Zoom, WiFi, and Manual Controls

The HC-V520 has more manual controls than most beginners can handle, and more zoom than you'll ever need.

Panasonic is playing the zoom card with the HC-V520, so this camcorder should appeal to those looking for a ton of optical enhancement. The lens itself has optical zoom capability of 50x, which is tremendous, and this can be increased up to 80x using Panasonic's Intelligent Zoom feature. According to Panasonic, Intelligent Zoom shouldn't result in much loss of image quality, but the feature is using digital enhancement, so it's not purely optics. Either way, this camcorder has a ton of zoom.

The wide-angle zoom lens is a key feature on the V520.
The lens itself has optical zoom capability of 50x, which is tremendous, and this can be increased up to 80x using Panasonic's Intelligent Zoom feature.

The V520's other standout attributes are its manual controls, which are far more extensive than what you normally get in this price range. Want control over aperture, gain, and shutter speed? The V520 allows for that. Need to tweak color temperature, sharpness, or saturation? The V520 is happy to oblige. The HC-V520 has automatic controls too—like its Intelligent Auto mode—but that's true of every single other camcorder. It's the manual controls that make the V520 special.

Then there's WiFi. A couple years ago, the thought of having WiFi on a camcorder was exciting and new. Today, WiFi has lost a lot of its allure—mainly because everyone is already connected to the internet via their smartphones. But the WiFi features on the V520 do let you do some cool stuff. You can control the camcorder with your smartphone (and use your phone as a remote viewfinder), you can live-stream video on the web, and you can upload videos without connecting to a computer. Also, if your phone is NFC-capable, you can use the V520's NFC chip to easily connect the two devices.


The V520 is a feature-packed budget camcorder, but it can't keep up with Canon's latest.

The HC-V520 would benefit greatly from a larger, more responsive touchscreen, and it wouldn't hurt to offer a 24p recording mode to please cinephiles.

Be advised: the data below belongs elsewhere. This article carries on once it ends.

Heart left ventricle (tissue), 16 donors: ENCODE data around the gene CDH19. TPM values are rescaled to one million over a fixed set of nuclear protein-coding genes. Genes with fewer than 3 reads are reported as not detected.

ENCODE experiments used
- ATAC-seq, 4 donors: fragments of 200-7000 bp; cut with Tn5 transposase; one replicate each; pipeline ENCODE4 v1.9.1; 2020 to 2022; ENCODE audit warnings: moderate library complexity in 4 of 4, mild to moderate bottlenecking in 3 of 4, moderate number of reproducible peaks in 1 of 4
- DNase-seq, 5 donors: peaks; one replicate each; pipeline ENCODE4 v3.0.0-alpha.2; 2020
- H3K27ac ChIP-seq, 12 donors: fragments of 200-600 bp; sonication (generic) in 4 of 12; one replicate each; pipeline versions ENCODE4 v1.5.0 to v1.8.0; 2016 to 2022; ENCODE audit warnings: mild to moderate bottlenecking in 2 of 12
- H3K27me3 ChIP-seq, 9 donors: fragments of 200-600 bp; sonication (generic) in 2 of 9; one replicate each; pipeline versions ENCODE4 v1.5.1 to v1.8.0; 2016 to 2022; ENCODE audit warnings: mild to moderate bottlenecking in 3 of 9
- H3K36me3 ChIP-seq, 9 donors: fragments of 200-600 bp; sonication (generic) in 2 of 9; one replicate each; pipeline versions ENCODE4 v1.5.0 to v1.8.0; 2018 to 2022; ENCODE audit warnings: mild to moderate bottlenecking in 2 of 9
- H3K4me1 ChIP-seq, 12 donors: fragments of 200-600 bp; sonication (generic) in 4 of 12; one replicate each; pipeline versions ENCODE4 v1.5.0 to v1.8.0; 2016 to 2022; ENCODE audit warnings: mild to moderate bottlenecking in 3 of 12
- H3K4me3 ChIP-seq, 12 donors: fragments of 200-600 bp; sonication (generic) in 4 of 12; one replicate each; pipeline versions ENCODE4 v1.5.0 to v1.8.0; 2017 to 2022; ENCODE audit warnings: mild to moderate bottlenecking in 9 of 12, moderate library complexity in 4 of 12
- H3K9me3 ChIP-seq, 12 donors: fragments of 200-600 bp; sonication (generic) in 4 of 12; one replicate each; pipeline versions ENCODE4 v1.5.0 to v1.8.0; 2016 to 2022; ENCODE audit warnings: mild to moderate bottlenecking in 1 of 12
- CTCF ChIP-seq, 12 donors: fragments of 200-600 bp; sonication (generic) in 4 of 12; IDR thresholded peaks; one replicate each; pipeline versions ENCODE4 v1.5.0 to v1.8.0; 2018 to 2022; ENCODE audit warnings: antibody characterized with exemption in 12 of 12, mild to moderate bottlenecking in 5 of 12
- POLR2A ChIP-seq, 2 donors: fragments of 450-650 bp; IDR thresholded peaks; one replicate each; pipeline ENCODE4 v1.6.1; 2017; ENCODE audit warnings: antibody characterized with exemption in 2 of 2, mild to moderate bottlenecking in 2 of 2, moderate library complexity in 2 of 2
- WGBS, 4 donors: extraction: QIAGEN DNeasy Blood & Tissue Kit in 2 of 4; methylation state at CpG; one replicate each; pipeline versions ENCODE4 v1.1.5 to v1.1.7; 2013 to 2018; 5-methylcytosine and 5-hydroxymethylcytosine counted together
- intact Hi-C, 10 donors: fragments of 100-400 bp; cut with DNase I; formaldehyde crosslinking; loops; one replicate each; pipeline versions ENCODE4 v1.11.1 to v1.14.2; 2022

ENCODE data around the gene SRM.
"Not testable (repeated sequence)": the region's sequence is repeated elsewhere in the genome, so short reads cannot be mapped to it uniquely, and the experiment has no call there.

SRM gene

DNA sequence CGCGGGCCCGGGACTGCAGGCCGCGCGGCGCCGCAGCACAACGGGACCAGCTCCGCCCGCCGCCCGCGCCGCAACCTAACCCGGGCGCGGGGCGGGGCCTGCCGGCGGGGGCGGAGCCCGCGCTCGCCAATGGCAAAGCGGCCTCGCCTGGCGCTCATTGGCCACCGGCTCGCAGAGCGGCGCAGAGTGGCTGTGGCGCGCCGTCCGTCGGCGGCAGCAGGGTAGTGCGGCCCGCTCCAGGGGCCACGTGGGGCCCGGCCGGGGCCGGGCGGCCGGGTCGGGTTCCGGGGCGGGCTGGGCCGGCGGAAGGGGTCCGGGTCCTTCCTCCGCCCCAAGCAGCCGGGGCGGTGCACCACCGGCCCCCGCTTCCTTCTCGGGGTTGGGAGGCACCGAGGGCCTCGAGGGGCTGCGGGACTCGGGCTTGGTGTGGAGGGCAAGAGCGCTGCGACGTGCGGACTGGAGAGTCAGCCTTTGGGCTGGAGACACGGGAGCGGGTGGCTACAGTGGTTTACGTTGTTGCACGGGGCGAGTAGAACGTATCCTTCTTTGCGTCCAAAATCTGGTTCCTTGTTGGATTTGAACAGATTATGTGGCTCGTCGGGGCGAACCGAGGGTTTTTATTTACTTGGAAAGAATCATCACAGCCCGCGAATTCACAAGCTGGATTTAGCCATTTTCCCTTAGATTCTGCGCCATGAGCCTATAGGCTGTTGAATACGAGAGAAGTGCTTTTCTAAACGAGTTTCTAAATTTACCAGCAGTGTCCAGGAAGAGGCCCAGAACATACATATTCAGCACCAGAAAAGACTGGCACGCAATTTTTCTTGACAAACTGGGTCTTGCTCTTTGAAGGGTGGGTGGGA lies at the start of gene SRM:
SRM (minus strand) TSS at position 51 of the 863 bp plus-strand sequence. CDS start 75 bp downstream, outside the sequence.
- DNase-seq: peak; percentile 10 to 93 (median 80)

People love cheap gadgets, and, while the HC-V520 isn't a dirt-cheap device, it's still a lot of camcorder for the money. Thanks to improved low-light performance, the addition of built-in WiFi, and a new and improved zoom lens, the HC-V520 is a better camcorder than its predecessor—but not by much. There are still plenty of areas where Panasonic could have made further improvements. The HC-V520 would benefit greatly from a larger, more responsive touchscreen, and it wouldn't hurt to offer a 24p recording mode to please cinephiles. It's also time that Panasonic included an MPEG-4 recording option in addition to AVCHD, if only to make videos easier for the average consumer to work with.

Panasonic put forth a valiant effort here, and it's hard to be disappointed with the HC-V520. Like we said, it's a good camcorder with a low price tag. But Canon's HF R40 is a more impressive model thanks to a few key features that the HC-V520 lacks: built-in memory, MPEG-4 recording, a superior touchscreen, and a multitude of frame rate options (including 24p). Canon's redesigned touch interface and updated menu also makes the HF R40 a better camcorder for beginners, while Panasonic is stuck with stale menus that haven't been updated in years. Best of all, Canon's HF R camcorders are available in three different pricing options: the HF R40 (8GB internal memory) is the same price as the HC-V520 ($399), the HF R42 (32GB internal memory) will run you $499, and the HF R400 (no internal memory, no WiFi) is the bargain of the bunch at $299.

The benefits of the HC-V520 are clear. It has more manual controls than the Canon and its zoom lens is ridiculously long. It's a stronger camcorder in low light and it comes with a better battery. But the Canon is easier to use and it comes in a slicker, fancier package, which, in a way, makes it more fun to handle. Both are good options for low-end camcorders, but the Canon HF R40 is the better bang for your buck.